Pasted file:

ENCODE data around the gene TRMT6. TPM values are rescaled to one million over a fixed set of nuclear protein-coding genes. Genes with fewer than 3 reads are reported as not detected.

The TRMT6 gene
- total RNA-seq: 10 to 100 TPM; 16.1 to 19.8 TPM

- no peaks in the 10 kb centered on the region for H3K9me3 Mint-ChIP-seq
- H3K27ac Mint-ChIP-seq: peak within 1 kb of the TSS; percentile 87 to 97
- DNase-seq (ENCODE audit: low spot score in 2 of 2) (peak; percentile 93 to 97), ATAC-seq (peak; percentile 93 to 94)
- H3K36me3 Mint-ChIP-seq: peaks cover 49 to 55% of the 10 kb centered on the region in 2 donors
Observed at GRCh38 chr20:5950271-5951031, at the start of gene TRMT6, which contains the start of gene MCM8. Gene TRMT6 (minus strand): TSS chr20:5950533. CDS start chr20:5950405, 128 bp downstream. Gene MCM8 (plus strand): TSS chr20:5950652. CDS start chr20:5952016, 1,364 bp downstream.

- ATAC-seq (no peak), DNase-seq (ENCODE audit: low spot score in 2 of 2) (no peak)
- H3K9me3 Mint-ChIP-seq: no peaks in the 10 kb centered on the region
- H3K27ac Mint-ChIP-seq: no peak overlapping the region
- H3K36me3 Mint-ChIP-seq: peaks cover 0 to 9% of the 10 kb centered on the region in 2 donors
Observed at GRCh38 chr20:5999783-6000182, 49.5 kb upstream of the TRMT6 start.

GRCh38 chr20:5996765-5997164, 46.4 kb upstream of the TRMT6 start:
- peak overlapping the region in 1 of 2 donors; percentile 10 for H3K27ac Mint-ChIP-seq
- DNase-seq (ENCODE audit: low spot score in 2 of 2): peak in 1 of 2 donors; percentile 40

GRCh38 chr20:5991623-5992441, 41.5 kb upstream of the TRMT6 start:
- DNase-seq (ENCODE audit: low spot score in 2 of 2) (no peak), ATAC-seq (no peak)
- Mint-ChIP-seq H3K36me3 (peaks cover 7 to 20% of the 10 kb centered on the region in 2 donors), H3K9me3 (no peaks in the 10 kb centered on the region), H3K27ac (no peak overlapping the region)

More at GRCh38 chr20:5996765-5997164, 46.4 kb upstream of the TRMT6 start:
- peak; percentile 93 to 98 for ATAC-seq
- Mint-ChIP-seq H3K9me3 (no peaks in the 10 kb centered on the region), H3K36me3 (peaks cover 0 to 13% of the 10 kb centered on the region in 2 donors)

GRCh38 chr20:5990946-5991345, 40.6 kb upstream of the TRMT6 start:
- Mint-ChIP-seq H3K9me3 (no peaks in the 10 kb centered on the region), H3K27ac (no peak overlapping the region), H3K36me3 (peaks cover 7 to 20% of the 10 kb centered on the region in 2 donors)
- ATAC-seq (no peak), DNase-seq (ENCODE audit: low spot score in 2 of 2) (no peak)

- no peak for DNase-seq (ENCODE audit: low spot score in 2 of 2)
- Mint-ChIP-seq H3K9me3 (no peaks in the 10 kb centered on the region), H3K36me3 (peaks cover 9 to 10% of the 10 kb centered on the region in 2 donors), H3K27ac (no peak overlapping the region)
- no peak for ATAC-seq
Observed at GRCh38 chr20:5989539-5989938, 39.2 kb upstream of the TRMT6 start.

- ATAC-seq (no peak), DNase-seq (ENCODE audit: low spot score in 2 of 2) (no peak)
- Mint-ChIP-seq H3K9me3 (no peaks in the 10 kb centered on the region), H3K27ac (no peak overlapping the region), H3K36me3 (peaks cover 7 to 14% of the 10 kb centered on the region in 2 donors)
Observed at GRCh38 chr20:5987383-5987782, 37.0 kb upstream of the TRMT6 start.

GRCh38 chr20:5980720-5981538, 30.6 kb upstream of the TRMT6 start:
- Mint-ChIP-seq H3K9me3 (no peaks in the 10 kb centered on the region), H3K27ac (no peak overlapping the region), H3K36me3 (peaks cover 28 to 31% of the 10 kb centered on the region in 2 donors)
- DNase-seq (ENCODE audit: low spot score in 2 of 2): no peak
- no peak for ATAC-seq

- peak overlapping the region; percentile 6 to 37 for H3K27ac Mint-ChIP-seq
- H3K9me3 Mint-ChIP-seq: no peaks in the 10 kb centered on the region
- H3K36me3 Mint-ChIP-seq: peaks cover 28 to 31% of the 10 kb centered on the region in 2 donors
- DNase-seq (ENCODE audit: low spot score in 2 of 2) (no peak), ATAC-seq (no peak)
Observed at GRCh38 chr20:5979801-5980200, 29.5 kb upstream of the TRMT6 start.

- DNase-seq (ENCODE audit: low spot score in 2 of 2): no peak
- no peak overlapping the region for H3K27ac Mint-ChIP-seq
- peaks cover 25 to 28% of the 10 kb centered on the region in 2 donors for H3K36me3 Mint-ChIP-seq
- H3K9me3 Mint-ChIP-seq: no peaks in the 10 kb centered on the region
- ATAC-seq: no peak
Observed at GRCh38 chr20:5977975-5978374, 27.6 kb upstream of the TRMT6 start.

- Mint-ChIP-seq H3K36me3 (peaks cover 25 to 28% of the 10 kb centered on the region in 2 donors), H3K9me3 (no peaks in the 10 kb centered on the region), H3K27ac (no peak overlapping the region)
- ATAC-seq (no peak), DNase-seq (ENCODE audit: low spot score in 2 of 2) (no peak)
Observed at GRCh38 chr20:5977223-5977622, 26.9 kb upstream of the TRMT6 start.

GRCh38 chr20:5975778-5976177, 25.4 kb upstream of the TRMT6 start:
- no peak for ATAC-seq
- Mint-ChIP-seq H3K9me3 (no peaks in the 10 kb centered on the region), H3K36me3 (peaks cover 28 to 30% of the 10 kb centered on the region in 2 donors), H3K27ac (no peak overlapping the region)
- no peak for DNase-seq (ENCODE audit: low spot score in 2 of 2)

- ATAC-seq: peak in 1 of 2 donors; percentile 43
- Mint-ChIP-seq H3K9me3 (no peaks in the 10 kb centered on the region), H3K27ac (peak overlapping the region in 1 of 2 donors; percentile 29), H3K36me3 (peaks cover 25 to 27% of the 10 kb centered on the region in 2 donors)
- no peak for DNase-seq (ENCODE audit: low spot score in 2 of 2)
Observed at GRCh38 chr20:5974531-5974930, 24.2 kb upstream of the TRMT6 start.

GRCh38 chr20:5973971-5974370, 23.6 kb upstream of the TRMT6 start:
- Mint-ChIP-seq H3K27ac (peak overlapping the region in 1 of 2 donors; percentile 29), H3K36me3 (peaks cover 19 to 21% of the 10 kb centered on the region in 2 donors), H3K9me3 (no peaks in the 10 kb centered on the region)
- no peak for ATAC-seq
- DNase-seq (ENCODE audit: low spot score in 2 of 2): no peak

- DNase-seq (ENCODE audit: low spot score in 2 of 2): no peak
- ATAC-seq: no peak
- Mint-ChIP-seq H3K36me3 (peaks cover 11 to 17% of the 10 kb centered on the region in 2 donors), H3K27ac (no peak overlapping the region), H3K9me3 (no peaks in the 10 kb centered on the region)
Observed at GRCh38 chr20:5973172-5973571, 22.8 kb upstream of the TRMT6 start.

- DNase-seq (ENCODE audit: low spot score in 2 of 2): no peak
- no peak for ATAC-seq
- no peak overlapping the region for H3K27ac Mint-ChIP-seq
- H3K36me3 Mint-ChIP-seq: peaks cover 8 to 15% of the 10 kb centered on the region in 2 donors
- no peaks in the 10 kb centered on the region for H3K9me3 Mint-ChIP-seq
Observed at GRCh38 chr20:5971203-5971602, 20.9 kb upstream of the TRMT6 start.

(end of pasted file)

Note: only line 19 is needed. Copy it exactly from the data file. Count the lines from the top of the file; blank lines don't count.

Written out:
- Mint-ChIP-seq H3K36me3 (peaks cover 7 to 20% of the 10 kb centered on the region in 2 donors), H3K9me3 (no peaks in the 10 kb centered on the region), H3K27ac (no peak overlapping the region)